Amy Coney Barrett, Mary Ann Glendon and the Feminine Genius
COMMENTARY: Glendon was at the center of the Catholic Church’s pushback against a kind of feminism that pitted women’s public contributions against their mission in the family and culture.
When President Donald Trump nominated Amy Coney Barrett for the Supreme Court last month, my mind traveled back 25 years ago to another September of high drama featuring another prominent Catholic woman. In September 1995, the U.N. Conference on Women was held — in Beijing, of all places — and Professor Mary Ann Glendon of Harvard was appointed by St. John Paul II to head up the Vatican delegation.
It was the first time a woman had been appointed to head a Vatican delegation. The previous year at the 1994 U.N. Conference on Population and Development in Cairo, the Clinton administration had committed American diplomacy to a determined push to establish abortion as a “universal human right.”
John Paul fought back with equal determination and led an international diplomatic coalition against the American administration. After a titanic battle, the Cairo conference’s final document agreed that abortion should not promoted as a means of family planning. The Clinton push for a universal expansion of America’s unlimited abortion license had been defeated.
Similar forces gathered the next year for the 1995 Conference on Women in Beijing. The Clinton administration, led by First Lady Hillary Clinton, had been chastened in Cairo, so did not take the same aggressive lead. But others did, with the European Union — supported by Canada and South Africa — attempting to achieve by the back door in Beijing what the Americans had failed to achieve in Cairo.
Glendon was at the center of the Catholic Church’s pushback against a kind of feminism that pitted women’s public contributions against their mission in the family and culture.
“The implicit vision [in the preparatory documents] of women’s progress was based on the model — increasingly challenged by men and women alike — in which family responsibilities are avoided or subordinated to personal advancement,” Glendon wrote about Beijing. “When dealing with health, education, and young girls, the drafts emphasized sex and reproduction to the neglect of many other crucial issues. The overall effect was like the leaning tower of Pisa, admirable from some angles, but unbalanced, and resting on a shaky foundation.”
As part of his efforts leading up to Beijing, St. John Paul II published a Letter to Women, which summarized the fuller teaching on the dignity and vocation of women that he had offered in his 1988 apostolic letter, Mulieris Dignitatem.
The Holy Father wrote of his hope that the Beijing conference “will bring out the full truth about women.”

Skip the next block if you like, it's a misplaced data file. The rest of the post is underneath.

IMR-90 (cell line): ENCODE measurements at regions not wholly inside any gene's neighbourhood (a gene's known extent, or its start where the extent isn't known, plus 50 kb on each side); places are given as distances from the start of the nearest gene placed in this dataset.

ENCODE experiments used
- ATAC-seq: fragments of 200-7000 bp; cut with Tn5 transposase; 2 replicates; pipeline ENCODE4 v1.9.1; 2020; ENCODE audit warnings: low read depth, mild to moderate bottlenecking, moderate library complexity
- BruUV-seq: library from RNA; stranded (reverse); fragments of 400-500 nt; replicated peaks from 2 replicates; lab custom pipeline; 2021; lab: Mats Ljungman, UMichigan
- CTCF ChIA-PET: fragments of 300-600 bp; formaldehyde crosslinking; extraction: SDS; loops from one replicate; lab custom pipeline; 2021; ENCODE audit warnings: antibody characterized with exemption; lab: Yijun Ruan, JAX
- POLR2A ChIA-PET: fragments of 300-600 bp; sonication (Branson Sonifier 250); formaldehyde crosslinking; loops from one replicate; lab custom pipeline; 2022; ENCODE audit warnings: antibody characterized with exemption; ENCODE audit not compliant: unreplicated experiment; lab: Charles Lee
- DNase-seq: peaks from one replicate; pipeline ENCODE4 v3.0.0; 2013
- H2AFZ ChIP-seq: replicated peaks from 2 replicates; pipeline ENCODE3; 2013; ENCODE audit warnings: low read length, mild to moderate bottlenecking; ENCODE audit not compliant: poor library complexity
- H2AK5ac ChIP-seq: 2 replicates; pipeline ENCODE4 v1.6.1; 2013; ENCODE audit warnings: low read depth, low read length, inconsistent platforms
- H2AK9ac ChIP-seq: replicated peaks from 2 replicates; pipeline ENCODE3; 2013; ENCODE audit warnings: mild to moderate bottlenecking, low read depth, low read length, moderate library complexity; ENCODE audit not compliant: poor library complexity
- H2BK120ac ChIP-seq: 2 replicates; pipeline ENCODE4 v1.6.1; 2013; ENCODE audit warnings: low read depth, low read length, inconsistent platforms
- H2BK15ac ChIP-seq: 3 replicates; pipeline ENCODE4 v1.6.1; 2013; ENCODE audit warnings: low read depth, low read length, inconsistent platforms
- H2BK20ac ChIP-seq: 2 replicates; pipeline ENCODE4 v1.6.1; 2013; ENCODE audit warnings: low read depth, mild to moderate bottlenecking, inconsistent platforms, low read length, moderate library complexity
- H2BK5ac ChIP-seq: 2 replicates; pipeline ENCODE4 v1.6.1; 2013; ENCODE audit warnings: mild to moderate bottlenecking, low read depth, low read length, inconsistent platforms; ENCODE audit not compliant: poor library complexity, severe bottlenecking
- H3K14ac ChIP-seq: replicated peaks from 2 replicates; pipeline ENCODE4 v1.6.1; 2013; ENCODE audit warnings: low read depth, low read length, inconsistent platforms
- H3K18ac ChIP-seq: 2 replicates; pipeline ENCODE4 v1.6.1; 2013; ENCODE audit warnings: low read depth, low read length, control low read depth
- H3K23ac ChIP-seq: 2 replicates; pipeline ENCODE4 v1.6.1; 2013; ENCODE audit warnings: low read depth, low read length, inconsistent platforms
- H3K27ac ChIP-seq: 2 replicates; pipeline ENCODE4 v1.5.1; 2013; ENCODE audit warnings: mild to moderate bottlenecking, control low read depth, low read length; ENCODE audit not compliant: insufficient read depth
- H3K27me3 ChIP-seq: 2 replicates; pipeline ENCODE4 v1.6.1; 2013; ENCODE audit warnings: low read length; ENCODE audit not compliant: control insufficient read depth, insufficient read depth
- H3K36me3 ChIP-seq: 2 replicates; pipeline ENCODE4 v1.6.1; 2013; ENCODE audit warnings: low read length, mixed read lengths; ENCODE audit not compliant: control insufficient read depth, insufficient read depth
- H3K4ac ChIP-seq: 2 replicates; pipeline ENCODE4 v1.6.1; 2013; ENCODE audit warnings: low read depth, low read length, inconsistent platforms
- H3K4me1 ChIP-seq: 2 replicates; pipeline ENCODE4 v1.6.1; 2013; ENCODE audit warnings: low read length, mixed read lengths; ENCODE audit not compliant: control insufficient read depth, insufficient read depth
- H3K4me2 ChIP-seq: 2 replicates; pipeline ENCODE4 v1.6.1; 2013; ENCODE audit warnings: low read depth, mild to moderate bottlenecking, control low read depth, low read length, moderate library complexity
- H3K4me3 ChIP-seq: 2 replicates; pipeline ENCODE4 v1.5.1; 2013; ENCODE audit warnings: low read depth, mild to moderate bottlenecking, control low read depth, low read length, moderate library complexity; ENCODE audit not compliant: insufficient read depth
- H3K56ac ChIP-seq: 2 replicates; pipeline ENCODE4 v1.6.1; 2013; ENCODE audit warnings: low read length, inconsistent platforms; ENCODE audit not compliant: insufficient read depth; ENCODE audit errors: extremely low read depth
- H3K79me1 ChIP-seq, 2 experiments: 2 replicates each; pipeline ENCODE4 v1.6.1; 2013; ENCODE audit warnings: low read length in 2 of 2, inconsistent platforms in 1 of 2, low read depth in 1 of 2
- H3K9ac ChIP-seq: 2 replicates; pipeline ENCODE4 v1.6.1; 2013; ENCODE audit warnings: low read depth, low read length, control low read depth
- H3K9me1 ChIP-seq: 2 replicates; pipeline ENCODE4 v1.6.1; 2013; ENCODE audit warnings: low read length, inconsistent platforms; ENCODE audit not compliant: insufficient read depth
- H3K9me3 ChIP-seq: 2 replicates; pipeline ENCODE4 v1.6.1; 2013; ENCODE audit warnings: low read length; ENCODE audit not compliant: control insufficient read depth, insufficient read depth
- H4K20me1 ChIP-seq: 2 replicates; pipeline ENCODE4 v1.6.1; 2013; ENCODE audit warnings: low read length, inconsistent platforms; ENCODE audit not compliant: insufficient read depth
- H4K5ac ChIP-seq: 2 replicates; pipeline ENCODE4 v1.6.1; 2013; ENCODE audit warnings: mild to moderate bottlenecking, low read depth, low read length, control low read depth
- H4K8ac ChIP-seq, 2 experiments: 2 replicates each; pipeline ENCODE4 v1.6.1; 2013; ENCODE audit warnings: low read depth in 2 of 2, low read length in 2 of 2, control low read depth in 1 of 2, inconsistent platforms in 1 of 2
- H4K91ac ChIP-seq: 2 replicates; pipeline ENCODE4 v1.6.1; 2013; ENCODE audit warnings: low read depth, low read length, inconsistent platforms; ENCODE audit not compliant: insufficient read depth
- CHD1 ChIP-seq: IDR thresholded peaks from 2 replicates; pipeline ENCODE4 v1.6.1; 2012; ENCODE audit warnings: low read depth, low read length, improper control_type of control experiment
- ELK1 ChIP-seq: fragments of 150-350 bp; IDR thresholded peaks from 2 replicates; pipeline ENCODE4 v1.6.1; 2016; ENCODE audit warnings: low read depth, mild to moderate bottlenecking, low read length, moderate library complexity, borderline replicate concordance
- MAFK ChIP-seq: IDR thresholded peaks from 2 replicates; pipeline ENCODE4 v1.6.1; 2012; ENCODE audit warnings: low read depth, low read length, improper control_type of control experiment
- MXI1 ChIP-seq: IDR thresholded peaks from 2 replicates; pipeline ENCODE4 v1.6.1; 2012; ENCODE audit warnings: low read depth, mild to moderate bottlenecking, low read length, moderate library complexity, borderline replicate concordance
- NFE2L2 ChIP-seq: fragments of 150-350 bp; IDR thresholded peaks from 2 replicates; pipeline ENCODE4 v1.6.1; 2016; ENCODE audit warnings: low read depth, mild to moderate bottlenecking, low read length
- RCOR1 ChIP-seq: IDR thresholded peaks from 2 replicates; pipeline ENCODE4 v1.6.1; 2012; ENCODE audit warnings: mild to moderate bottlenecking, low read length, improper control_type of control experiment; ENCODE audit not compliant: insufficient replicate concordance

“Necessary emphasis should be placed on the ‘genius of women,’ not only by considering great and famous women of the past or present, but also those ordinary women who reveal the gift of their womanhood by placing themselves at the service of others in their everyday lives. For in giving themselves to others each day women fulfil their deepest vocation. Perhaps more than men, women acknowledge the person, because they see persons with their hearts,” John Paul wrote.
The juxtaposition of the “feminine genius” and the appointment of Mary Ann Glendon led some sympathetic observers to note that the “feminine genius” was easier to achieve by, well, an actual genius like Glendon. Some critics were more pointed, accusing John Paul of proposing an impossible standard, where women could excel in professional advancement alongside their usual family responsibilities. Fine for Mary Ann Glendon, but what about the rest?
Fair enough. Catholic heroines like Mary Ann Glendon and Helen Alvare are hardly a norm. Then again, there are few men who would be their equal, either. The point was not that many women could achieve what Mary Ann Glendon — or Amy Coney Barrett — have achieved. It is certainly not to suggest that it is easy to “have it all” — it isn’t — but rather that women’s authentic advancement cannot make motherhood a hostile rival to professional contributions.
It doesn’t work quite that way for men; the late Justice Antonin Scalia was famous for having nine children, but no one thought that it was a conflict with his role as a judge. Chief Justice John Roberts has two adopted children, but I don’t recall it ever being mentioned as much as Judge Barrett’s two adopted children are now.
The late Justice Ruth Bader Ginsburg once remarked that she was indeed a woman who “had it all — just not all at the same time.” In that sense, Barrett advances one step beyond Ginsburg; she does appear have it all at the same time.
Amy Coney was a law student at Notre Dame when Glendon was representing the Holy See at Beijing. I don’t know whether she followed such things as a student, or was personally inspired by Glendon. But the generation of Catholic women leaders to which Barrett belongs have demonstrated the truths which Glendon expounded at Beijing on behalf of St. John Paul II.
Another thought occurred in the nomination of Barrett by Trump: If one wonders how the Bush Republican Party became the Trump Republican Party — with all the complications that entails — the nomination of federal judges is a big part of the story.
Back in 2005, when President George W. Bush had to replace retiring Justice Sandra Day O’Connor, he chose Harriet Miers, a Texas friend who was so poorly qualified that she failed her nomination questionnaire — the Senate judiciary committee sent it back to her as incomplete. A bipartisan embarrassment, she withdrew from consideration but it demonstrated how cavalier Bush was about the Supreme Court. Republican voters remembered.
It is likely that her role at Beijing disqualified Glendon from a federal judicial nomination, but she would have been a deserving choice in 2005.